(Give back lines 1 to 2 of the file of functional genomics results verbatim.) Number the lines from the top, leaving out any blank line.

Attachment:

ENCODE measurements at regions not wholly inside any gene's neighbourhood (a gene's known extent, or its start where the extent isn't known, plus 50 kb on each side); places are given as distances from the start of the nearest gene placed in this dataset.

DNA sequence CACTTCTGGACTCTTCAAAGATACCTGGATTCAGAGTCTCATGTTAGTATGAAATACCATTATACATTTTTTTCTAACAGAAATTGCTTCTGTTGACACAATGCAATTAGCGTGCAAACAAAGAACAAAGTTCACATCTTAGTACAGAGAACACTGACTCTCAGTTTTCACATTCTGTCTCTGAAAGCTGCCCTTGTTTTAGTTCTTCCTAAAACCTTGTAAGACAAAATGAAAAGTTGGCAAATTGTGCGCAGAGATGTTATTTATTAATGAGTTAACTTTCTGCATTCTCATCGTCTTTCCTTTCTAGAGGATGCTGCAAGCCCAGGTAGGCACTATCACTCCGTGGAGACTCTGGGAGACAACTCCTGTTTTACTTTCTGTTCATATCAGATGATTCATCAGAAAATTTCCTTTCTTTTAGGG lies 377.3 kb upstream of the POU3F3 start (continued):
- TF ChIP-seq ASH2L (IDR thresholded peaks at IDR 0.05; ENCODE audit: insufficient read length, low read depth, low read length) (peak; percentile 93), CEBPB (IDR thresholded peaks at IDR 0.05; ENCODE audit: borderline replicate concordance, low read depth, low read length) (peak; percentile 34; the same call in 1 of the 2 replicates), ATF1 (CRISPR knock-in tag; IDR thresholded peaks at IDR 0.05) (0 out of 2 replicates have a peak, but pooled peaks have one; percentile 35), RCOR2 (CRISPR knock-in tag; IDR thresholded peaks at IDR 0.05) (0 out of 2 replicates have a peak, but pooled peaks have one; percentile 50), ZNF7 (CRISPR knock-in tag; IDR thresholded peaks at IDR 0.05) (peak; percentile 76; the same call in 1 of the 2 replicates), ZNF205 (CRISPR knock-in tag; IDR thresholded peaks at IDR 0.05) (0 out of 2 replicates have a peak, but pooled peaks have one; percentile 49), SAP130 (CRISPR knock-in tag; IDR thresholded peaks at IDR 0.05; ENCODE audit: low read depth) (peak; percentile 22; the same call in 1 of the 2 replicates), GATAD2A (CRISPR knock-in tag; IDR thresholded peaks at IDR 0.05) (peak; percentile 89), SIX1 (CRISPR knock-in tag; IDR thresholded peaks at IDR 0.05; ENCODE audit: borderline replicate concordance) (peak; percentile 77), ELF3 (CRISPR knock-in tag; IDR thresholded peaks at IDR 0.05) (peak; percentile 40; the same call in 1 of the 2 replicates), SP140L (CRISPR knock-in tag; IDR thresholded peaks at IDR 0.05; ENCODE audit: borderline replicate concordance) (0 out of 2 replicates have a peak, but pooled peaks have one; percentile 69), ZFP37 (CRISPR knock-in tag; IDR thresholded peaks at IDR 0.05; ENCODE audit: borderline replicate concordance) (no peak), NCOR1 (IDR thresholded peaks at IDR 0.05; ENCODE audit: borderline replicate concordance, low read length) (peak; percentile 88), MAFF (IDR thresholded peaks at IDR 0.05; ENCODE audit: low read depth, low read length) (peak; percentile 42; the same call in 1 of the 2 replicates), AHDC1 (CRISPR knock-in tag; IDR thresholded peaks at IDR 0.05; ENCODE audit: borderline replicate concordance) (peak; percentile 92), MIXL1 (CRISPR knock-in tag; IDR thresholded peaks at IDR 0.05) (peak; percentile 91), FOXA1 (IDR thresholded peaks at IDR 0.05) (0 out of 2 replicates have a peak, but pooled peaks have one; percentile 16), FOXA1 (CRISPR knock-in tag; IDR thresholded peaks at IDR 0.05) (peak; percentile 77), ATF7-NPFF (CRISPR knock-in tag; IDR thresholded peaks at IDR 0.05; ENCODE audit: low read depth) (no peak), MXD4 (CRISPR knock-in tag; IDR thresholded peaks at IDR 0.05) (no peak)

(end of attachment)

ENCODE measurements at regions not wholly inside any gene's neighbourhood (a gene's known extent, or its start where the extent isn't known, plus 50 kb on each side); places are given as distances from the start of the nearest gene placed in this dataset.

DNA sequence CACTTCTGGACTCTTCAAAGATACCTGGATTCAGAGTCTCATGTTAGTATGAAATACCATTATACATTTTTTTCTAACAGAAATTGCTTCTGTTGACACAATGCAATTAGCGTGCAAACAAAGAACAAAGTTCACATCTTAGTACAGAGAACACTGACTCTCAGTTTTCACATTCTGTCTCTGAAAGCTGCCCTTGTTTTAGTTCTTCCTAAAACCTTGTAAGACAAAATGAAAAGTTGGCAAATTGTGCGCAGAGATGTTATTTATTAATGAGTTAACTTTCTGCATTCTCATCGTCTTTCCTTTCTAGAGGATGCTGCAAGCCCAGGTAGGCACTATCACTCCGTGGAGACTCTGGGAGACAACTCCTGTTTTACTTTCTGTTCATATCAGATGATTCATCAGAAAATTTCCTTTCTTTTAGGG lies 377.3 kb upstream of the POU3F3 start (continued):